Our bestsellers this week feature a local writer’s fiction and a local icon’s story.
A. Scott Berg
Politics & Prose’s owners reflect on what Jeff Bezos’ purchase of the Washington Post means for the iconic newspaper and the local DC community.
“When you buy something from an independent retailer, you might pay more than Amazon, but that extra bit is an investment," photojournalist Ben Roberts explains. "When you pay it, you’re investing in the quality of not only your own life but the life of the community around you.”
Without that investment? No need to imagine a world without shops, just imagine the walls of a fulfillment center like the one in Rugeley—growing as fast as Amazon does—extending into the horizon, forever. And even shoppers might one day become the automatons wandering between the shelves.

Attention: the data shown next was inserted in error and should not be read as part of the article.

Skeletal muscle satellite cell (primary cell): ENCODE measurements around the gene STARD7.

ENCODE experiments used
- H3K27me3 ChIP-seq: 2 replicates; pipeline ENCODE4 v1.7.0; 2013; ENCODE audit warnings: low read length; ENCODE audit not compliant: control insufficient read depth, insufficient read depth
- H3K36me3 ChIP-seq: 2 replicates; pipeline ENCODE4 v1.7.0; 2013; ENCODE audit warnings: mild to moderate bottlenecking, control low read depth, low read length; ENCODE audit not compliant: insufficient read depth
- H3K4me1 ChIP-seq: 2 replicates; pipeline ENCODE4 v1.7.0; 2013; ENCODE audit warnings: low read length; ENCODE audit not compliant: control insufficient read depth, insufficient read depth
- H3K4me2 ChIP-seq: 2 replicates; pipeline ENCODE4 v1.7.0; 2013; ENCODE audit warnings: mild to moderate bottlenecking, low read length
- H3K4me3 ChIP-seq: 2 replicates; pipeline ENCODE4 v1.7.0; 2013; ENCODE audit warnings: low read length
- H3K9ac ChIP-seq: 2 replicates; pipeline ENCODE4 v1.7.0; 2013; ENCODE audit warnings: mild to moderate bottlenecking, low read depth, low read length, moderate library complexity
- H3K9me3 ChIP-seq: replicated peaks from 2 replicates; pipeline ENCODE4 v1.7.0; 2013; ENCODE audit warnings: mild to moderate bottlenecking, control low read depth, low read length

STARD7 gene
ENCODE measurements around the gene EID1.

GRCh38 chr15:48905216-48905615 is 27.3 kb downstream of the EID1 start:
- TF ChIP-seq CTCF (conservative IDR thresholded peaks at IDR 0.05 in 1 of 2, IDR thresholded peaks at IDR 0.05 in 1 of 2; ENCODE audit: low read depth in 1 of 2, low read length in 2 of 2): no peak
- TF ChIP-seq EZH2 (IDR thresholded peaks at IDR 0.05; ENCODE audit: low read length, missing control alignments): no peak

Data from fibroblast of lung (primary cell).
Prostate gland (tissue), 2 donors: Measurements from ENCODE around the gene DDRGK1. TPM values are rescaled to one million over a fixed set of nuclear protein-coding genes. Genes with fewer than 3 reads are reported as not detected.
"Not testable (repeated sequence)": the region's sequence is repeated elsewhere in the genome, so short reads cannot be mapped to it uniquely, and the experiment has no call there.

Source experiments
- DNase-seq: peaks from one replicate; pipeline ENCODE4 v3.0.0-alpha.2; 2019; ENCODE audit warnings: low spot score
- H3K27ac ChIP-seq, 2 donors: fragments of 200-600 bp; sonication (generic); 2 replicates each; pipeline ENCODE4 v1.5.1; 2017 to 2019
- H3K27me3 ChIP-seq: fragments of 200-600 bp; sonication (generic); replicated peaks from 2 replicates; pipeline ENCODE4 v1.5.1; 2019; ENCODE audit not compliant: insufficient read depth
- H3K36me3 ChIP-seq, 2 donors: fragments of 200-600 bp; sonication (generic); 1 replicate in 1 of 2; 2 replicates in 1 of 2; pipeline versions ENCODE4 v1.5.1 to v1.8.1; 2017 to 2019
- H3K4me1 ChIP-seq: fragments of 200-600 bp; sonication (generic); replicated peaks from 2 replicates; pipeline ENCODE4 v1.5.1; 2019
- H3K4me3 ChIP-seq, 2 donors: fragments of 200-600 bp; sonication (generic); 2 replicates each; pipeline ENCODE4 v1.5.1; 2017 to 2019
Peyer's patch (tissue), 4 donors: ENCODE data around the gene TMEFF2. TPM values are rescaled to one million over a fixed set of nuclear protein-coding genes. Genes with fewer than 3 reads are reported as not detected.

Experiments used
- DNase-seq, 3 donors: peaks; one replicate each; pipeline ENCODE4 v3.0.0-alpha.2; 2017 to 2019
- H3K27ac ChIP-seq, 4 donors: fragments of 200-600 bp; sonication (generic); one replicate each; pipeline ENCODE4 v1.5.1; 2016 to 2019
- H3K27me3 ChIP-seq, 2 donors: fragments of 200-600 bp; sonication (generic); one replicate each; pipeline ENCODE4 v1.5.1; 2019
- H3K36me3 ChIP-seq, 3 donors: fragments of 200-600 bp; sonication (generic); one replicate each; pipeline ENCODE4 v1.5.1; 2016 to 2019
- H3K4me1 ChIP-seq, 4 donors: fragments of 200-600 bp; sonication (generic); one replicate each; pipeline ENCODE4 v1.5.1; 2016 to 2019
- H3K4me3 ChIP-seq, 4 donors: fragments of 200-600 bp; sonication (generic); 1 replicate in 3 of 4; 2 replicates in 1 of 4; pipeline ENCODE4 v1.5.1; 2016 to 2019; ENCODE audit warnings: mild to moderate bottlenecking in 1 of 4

Bookstore aficionados may know of—or even may have visited—Kepler’s Books, a long-time fixture in the Bay Area and once a favorite haunt of book lovers from Stanford professors to Joan Baez.
Now Kepler’s is in a fight for survival—for the second time in a decade—and leading the charge to save it is Praveen Madan and his wife Christin Evans, co-owners of The Booksmith in San Francisco. As part of a project called Keplers2020, Madan and Evans last week brought together 78 representatives from across the book industry to imagine collectively what a community bookstore of the future—and Kepler’s specifically—might look like.